As far as international triumphs go, Wednesday afternoon will have felt nearly as good as winning last May's Champions League trophy -- which they lost on penalty kicks -- would have felt like. Bayern Munich, Germany's leading club for over four decades, managed to pull off a feat that few outsiders would have found possible a few months ago: it managed to persuade Pep Guardiola, the most in-demand manager in world soccer (with apologies to José Mourinho) to take over in July 2013 on a three-year-contract.
Wednesday's announcement undoubtedly constitutes a coup for Bayern and the whole of the Bundesliga, who will see its profile rise considerably in the coming season. "The signing of Guardiola shows the value of Bayern, who want to be on par with the likes of Real Madrid or Manchester United," said Bayern's honorary president Franz Beckenbauer.
It's unnecessary to explain in too much detail why the Bavarians were so keen on the 41-year-old services. There's his CV, comprising only four years at Barcelona but featuring more trophies than most managers will win in a lifetime. The soccer Messi and Co. played under his reign came as close to perfection in both results and aesthetics as any team did in in the modern era. And he's also by all accounts -- again, with apologies to Mourinho -- one of the good guys. Bayern, who is loved and hated in equal measure in Germany, might even become a tad less objectionable to its detractors with the personable Catalan at the helm.
What's in it for Guardiola, though? The word from Spain is that he values the way Bayern is run, the buzzwords being "youth system", "stability", "owned by its members" and "sustainability". In addition, former Real Madrid great Raul, a close friend, is said to have delivered a glowing endorsement after his two seasons at Schalke 04. The money won't be bad, either of course, even if he could have earned more elsewhere. In the long run, his valuing of soccer reasons above remuneration in this case will make him only more marketable to future employers.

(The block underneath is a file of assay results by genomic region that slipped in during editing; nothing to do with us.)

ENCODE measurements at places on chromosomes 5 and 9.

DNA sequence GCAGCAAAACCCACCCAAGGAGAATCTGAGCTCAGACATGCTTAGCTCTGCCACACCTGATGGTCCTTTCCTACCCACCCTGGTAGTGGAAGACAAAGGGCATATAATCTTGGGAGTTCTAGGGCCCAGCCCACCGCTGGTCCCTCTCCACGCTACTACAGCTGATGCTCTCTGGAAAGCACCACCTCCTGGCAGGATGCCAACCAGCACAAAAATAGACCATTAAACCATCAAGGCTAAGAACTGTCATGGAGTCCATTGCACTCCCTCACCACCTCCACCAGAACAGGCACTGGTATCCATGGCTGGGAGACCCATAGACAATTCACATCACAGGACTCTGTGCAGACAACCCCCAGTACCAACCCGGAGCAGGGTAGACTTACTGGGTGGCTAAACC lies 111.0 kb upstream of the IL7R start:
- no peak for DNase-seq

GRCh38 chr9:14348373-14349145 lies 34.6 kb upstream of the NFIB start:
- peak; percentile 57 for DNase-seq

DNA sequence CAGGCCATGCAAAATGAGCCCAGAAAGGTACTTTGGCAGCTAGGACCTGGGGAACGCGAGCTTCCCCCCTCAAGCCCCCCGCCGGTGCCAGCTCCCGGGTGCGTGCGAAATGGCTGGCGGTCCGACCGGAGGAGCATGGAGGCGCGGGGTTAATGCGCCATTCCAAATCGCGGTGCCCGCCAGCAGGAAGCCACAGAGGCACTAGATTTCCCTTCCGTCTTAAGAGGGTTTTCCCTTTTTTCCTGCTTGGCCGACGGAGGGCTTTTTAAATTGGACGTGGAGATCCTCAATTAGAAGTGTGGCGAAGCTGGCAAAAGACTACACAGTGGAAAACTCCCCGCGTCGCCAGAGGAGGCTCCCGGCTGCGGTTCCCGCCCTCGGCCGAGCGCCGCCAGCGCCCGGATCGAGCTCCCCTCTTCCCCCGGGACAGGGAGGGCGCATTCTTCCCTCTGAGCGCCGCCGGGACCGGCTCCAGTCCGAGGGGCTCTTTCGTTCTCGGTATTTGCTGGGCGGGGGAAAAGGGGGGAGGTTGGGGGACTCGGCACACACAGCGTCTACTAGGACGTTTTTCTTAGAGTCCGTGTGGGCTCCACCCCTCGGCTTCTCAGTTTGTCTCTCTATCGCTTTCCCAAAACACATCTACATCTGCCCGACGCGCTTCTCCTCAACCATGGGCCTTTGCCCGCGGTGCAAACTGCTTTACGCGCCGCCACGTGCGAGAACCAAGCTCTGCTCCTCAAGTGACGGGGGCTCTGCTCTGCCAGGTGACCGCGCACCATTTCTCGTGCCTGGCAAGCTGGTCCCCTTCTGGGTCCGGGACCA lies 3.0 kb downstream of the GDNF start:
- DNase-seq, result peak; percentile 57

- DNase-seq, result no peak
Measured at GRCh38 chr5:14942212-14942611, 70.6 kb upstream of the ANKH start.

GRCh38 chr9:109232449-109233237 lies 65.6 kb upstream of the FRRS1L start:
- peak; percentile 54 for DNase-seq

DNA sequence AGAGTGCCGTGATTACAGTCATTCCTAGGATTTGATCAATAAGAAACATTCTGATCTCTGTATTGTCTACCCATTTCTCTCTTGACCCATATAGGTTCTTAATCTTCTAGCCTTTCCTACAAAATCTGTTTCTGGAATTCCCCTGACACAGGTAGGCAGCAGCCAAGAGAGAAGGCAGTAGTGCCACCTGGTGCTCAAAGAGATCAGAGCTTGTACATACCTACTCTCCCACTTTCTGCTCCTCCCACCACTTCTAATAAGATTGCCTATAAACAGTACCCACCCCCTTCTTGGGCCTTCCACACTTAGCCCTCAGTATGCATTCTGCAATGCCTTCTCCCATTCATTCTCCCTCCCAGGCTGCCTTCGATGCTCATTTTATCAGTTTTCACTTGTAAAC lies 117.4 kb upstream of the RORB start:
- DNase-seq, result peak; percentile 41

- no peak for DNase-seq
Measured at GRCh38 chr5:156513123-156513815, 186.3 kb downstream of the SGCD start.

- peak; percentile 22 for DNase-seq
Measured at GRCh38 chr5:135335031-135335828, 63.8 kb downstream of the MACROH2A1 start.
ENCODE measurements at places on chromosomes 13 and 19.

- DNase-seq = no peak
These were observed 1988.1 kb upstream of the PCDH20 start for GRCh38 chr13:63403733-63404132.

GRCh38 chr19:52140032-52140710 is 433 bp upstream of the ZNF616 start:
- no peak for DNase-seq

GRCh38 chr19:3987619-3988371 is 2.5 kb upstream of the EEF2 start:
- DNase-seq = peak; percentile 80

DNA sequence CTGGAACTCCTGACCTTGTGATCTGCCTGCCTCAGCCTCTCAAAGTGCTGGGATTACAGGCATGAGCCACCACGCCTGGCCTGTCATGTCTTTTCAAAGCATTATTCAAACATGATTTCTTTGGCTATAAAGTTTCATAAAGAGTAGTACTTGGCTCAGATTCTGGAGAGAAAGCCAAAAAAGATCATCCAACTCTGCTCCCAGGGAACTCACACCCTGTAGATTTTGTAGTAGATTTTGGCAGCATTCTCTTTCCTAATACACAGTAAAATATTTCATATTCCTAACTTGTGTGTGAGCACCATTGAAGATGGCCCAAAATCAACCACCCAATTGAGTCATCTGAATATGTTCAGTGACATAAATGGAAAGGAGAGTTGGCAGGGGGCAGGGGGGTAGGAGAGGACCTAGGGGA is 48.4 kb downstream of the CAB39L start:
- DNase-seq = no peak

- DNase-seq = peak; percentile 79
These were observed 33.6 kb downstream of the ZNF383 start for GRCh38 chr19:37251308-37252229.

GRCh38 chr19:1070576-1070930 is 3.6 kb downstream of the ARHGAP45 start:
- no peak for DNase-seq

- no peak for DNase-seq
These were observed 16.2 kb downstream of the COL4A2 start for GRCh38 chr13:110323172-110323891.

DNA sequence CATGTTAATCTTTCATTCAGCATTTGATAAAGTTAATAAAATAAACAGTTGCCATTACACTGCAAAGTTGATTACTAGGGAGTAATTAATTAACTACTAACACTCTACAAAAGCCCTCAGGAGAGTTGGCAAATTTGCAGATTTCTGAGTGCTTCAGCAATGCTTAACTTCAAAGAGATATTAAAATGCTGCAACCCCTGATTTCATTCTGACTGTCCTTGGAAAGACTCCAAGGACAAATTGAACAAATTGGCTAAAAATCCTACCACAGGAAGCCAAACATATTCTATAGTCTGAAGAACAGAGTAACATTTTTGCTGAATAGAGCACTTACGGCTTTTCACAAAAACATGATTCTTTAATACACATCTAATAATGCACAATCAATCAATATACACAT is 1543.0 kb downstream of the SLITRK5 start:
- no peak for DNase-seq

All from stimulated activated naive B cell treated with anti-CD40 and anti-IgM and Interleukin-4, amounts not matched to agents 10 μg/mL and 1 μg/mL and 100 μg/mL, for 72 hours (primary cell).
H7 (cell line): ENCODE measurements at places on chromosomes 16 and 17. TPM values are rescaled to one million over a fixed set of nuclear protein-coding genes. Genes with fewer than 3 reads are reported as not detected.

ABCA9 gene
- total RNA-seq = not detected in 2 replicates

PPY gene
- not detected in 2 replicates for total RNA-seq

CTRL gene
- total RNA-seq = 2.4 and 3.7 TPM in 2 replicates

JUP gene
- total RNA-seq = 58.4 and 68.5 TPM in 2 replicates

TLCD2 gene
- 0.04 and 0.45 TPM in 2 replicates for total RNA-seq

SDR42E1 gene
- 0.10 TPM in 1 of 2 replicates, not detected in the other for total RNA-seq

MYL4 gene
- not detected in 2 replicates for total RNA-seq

Guardiola will be introduced at a press conference in Munich on Friday. That event will certainly put Jupp Heynckes' briefing ahead of the match against Greuther Fürth in the shade. The timing of the announcement could have been a lot better but Bayern didn't have much choice. Firstly, a report by Sky Italia broke the news on Monday night, and the constant speculation would have had a destabilizing effect. And now that the news is out, there are too many questions that must be answered.
One of the more interesting one is: does Guardiola speak (good enough) German? There are some suggestions that he has been studying the language while on his sabbatical in New York. Alternatively, six months of preparation should really provide him with ample time to get up to scratch, and in any case, most of the team either understands English or Spanish.
The identity of his assistant could be another key factor. Raul has been mentioned, along with former Bayern midfielder Stefan Effenberg, who played with Guardiola in Qatar. His former number two at the Camp Nou, Tito Vilanova is not available, so it's anyone's guess who Guardiola will bring with him. Bayern will certainly push for one or two of Heynckes' staff members to be retained, in order to ensure a smooth transition and avoid a Klinsmann scenario. The USMNT coach arrived with Martin Vasquez as his right hand man but Vasquez's inexperience proved telling at that level.
Bayern's playing style is unlikely to change significantly. Heynckes spent his first year adding an element of defensive realism to Louis van Gaal's dogmatic possession soccer. In his second season, the veteran coach has taken a leaf out of Dortmund's book by introducing "Gegenpressing", the concept of pressing high up the pith after losing the ball. The end result looks not too dissimilar to Barca under Pep, albeit on a less accomplished level and without a certain Lionel Messi.
One could say success will be virtually guaranteed, since Bayern has only one big rival, Dortmund. That is true but overlooks just how good Jürgen Klopp's team has become and that Guardiola's ultimate task couldn't be more daunting. He is supposed to replicate what he's achieved in Catalonia: to take a very good team and make it the best one in the world, with all the trophies that go with it.